crashes that occurred in that particular race. Oddly, here you can move the
camera in any position and you can speed it up or have it play at two different
slow motion speeds. So with all these replays, why the heck do you need the
retarded in-game replays that completely stop the game flow and throw off your
rhythm, resulting in many more uninspiring crash replays?

Continuing down the road of uninspiring design is the overall look of the game.
The graphics could use some serious touchup work. Grainy textures, jagged edges
and a general lack of detail run this game’s aesthetic appeal right into the
ground.

But maybe this is why the game speeds along without a hitch. The framerate
is smoking and solid and I never experienced any slowdown or chugginess. This
is the game’s crowning achievement. Weaving in and out of thick traffic, trying
to find sizable gaps for you to slip through is pretty exciting and easy to
accomplish (thanks to the spot-on control) until you crash, which you will be
doing a lot.

While the control is tight, the camera angles you play from are few; actually,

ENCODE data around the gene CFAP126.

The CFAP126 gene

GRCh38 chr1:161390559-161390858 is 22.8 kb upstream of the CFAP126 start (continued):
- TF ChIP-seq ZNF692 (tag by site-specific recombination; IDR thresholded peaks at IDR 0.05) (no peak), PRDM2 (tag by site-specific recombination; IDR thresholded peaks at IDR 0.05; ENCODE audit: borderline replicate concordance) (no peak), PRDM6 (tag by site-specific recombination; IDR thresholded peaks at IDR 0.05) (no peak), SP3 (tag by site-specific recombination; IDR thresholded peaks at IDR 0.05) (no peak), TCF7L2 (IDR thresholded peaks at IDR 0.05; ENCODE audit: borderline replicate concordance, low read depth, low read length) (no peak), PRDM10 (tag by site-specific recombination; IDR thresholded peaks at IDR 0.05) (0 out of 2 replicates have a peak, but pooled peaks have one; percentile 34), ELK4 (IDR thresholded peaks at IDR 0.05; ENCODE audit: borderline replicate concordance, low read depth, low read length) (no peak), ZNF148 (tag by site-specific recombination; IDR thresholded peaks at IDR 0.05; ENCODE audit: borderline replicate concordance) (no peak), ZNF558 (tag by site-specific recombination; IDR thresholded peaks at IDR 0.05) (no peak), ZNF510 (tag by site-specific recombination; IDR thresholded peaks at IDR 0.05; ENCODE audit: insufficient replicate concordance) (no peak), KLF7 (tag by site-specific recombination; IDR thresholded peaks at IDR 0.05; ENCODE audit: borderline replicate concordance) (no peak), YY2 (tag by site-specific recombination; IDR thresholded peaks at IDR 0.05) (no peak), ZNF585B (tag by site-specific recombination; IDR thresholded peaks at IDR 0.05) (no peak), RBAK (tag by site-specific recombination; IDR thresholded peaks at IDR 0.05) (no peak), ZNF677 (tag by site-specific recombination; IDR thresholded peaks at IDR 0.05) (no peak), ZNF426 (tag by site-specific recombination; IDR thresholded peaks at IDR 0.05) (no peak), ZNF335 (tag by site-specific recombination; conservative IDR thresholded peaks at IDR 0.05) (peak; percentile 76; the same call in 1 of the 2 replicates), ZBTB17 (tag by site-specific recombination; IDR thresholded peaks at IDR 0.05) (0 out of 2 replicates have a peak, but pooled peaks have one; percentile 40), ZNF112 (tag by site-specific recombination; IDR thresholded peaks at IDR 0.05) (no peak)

to be exact, there are two. The standard is the butt-cam, which places the camera
right behind the car, making it very hard to see what is in front of you and
impossible to see what’s over a hill. There’s also the famous first-person view
for all those gamers who’ve wondered what the life of a hood ornament is like.
It’s not particularly a good way to drive.

At least Burnout rewards risky driving by giving you a turbo boost meter.
Drive in the oncoming traffic lane, narrowly escape collisions and utilize long
drifting power slides to add boost to the meter. Kinda cool, but there is so
much uncool stuff here it outweighs the good.

Burnout has so much potential it’s threatening to burst at the seams.
Too bad Acclaim has made sure those seams were made with super-fortified industrial
strength steel tension cables. There will be no bursting. This game’s potential
is locked in tight, never to see the light of day. Excessive replays, an overemphasis
on watching uneventful crashes, terrible camera perspectives, lame stop &
go gameplay and weak presentation make this one little more than a rental


REVOLUTION REPORT CARD

1.5
Rating
Smokin' framerate
Dense rush-hour traffic
Good control
Grainy textures & jagged edges
Too many crash replays
Two terrible camera angles
Dumb damage modeling system
Incredibly frustrating